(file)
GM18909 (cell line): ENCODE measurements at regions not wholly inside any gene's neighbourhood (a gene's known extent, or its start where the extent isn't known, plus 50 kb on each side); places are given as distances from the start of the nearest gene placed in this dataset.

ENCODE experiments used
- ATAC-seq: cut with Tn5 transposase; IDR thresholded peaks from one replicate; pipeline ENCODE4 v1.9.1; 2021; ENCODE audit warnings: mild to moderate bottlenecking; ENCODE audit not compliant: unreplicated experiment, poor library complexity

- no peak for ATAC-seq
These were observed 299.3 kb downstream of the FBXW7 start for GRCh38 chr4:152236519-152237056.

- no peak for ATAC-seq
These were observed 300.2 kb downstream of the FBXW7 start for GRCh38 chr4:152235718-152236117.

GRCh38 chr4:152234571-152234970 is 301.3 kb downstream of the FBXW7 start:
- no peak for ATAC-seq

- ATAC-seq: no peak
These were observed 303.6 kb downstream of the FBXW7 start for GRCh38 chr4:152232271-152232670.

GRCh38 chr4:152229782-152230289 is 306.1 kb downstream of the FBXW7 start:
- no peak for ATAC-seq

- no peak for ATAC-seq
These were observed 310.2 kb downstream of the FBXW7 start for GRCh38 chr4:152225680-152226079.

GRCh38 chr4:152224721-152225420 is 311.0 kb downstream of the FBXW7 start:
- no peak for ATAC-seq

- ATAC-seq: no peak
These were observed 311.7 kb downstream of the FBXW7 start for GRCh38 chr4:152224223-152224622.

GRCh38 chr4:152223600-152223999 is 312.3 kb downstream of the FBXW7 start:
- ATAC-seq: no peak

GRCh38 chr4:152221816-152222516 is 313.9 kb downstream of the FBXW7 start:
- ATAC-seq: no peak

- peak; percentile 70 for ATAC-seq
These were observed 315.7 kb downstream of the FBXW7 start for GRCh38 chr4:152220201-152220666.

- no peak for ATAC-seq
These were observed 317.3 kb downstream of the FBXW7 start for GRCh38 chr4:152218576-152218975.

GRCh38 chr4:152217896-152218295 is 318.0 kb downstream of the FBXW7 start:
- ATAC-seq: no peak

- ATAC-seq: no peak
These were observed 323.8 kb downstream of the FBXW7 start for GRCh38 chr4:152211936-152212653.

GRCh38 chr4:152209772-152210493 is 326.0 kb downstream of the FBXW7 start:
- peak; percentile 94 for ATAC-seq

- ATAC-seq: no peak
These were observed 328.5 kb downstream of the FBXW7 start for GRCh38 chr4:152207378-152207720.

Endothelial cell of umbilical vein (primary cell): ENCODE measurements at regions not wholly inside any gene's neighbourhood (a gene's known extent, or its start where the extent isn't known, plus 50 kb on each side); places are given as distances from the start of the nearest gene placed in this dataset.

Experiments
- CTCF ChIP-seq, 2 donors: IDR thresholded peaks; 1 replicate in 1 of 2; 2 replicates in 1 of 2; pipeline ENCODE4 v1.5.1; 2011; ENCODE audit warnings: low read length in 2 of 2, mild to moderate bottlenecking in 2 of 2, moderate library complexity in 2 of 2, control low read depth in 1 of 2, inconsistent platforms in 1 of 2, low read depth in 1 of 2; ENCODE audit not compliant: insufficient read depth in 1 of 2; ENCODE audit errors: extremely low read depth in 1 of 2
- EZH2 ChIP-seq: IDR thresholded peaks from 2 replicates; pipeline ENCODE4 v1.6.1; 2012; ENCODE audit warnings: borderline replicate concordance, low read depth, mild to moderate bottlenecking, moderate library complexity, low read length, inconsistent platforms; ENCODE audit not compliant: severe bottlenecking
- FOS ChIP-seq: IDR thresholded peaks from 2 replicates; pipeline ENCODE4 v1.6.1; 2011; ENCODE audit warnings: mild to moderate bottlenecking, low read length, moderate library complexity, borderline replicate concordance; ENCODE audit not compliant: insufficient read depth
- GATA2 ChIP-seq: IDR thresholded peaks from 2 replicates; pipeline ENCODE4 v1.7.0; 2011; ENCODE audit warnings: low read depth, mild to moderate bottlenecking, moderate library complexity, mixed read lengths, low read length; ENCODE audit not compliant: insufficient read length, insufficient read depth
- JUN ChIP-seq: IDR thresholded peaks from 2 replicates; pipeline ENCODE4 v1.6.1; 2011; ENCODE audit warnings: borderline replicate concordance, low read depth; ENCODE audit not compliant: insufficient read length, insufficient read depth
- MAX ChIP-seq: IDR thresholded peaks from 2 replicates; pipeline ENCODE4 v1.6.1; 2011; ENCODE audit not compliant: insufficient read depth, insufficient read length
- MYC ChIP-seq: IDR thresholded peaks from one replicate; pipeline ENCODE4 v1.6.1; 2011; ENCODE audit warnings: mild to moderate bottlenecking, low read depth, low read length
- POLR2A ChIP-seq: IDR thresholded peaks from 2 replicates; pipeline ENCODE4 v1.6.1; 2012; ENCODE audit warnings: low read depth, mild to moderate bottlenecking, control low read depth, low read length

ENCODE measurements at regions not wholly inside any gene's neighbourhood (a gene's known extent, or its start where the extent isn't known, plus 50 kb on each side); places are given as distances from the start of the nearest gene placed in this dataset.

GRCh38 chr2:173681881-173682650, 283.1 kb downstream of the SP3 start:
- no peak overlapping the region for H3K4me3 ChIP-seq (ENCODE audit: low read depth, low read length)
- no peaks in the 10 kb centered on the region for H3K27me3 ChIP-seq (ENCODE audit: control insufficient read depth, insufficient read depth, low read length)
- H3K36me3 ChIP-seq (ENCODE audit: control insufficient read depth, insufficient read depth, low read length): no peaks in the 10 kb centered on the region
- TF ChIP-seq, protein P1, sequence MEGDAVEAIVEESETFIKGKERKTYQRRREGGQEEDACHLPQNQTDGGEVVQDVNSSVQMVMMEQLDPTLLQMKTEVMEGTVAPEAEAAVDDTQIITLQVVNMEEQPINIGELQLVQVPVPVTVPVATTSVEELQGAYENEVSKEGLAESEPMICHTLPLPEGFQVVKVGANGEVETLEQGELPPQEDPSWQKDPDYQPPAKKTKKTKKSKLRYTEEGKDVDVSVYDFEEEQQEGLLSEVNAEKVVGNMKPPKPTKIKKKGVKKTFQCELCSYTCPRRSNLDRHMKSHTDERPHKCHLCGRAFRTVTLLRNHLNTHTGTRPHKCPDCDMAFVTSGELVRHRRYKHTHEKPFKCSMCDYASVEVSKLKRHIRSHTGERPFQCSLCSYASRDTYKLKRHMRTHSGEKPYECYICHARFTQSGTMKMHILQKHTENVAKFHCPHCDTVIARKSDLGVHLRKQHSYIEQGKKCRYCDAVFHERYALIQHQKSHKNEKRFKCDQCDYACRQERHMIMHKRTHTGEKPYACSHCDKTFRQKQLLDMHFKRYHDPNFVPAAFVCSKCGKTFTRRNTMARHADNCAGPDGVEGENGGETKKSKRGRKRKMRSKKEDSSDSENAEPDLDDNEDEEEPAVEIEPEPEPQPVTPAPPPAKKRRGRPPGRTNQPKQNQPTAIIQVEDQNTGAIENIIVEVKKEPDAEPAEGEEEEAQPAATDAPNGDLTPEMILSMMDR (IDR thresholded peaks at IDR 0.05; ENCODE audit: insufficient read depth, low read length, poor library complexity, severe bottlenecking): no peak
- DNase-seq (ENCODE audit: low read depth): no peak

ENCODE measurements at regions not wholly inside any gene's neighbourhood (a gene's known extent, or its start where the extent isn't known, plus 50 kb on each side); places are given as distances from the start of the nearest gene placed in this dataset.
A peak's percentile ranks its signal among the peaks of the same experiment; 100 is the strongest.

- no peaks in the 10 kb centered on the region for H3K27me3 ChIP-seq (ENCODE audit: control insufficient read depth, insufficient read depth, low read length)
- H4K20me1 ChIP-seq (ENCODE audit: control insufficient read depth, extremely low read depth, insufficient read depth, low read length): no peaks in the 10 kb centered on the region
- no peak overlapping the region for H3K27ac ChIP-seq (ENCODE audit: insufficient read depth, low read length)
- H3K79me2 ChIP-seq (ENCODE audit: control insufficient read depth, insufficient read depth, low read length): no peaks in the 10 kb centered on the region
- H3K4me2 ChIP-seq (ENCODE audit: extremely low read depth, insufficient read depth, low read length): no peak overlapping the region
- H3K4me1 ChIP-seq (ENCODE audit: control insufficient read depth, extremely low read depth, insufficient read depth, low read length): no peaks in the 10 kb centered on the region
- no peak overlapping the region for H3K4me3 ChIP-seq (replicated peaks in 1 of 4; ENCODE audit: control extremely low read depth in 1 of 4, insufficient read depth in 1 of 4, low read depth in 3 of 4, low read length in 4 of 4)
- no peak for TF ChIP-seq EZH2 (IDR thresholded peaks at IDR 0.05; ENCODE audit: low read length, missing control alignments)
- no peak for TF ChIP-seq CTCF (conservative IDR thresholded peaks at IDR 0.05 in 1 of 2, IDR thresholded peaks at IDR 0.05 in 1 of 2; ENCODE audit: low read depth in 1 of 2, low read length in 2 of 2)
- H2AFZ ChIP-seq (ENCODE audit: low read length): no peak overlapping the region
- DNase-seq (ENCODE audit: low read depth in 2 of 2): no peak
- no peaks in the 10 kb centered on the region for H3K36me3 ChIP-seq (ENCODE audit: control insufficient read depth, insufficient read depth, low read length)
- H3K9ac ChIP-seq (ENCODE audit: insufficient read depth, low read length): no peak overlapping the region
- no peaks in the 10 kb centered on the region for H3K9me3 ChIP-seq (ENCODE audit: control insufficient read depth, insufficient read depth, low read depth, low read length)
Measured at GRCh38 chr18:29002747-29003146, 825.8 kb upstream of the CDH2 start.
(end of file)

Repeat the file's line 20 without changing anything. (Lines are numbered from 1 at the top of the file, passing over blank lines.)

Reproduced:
GRCh38 chr4:152223600-152223999 is 312.3 kb downstream of the FBXW7 start: